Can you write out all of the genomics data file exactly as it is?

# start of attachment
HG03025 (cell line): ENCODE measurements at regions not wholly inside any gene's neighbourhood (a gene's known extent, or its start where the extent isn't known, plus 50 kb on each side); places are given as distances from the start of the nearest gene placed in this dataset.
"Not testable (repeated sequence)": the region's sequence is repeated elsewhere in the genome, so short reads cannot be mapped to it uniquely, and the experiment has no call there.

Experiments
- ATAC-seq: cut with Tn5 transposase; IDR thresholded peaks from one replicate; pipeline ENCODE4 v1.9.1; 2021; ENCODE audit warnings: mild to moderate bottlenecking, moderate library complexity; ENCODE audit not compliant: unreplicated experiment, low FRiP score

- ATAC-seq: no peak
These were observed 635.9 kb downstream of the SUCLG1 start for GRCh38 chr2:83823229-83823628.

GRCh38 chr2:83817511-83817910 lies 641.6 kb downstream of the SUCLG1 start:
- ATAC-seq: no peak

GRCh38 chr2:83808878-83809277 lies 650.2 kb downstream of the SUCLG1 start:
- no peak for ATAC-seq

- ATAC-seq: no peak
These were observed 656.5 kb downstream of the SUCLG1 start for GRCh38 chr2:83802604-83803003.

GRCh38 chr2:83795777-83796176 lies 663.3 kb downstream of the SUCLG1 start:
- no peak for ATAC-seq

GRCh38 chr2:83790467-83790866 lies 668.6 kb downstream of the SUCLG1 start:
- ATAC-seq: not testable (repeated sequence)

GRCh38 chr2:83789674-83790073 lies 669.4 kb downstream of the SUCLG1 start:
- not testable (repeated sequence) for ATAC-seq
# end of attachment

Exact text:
HG03025 (cell line): ENCODE measurements at regions not wholly inside any gene's neighbourhood (a gene's known extent, or its start where the extent isn't known, plus 50 kb on each side); places are given as distances from the start of the nearest gene placed in this dataset.
"Not testable (repeated sequence)": the region's sequence is repeated elsewhere in the genome, so short reads cannot be mapped to it uniquely, and the experiment has no call there.

Experiments
- ATAC-seq: cut with Tn5 transposase; IDR thresholded peaks from one replicate; pipeline ENCODE4 v1.9.1; 2021; ENCODE audit warnings: mild to moderate bottlenecking, moderate library complexity; ENCODE audit not compliant: unreplicated experiment, low FRiP score

- ATAC-seq: no peak
These were observed 635.9 kb downstream of the SUCLG1 start for GRCh38 chr2:83823229-83823628.

GRCh38 chr2:83817511-83817910 lies 641.6 kb downstream of the SUCLG1 start:
- ATAC-seq: no peak

GRCh38 chr2:83808878-83809277 lies 650.2 kb downstream of the SUCLG1 start:
- no peak for ATAC-seq

- ATAC-seq: no peak
These were observed 656.5 kb downstream of the SUCLG1 start for GRCh38 chr2:83802604-83803003.

GRCh38 chr2:83795777-83796176 lies 663.3 kb downstream of the SUCLG1 start:
- no peak for ATAC-seq

GRCh38 chr2:83790467-83790866 lies 668.6 kb downstream of the SUCLG1 start:
- ATAC-seq: not testable (repeated sequence)

GRCh38 chr2:83789674-83790073 lies 669.4 kb downstream of the SUCLG1 start:
- not testable (repeated sequence) for ATAC-seq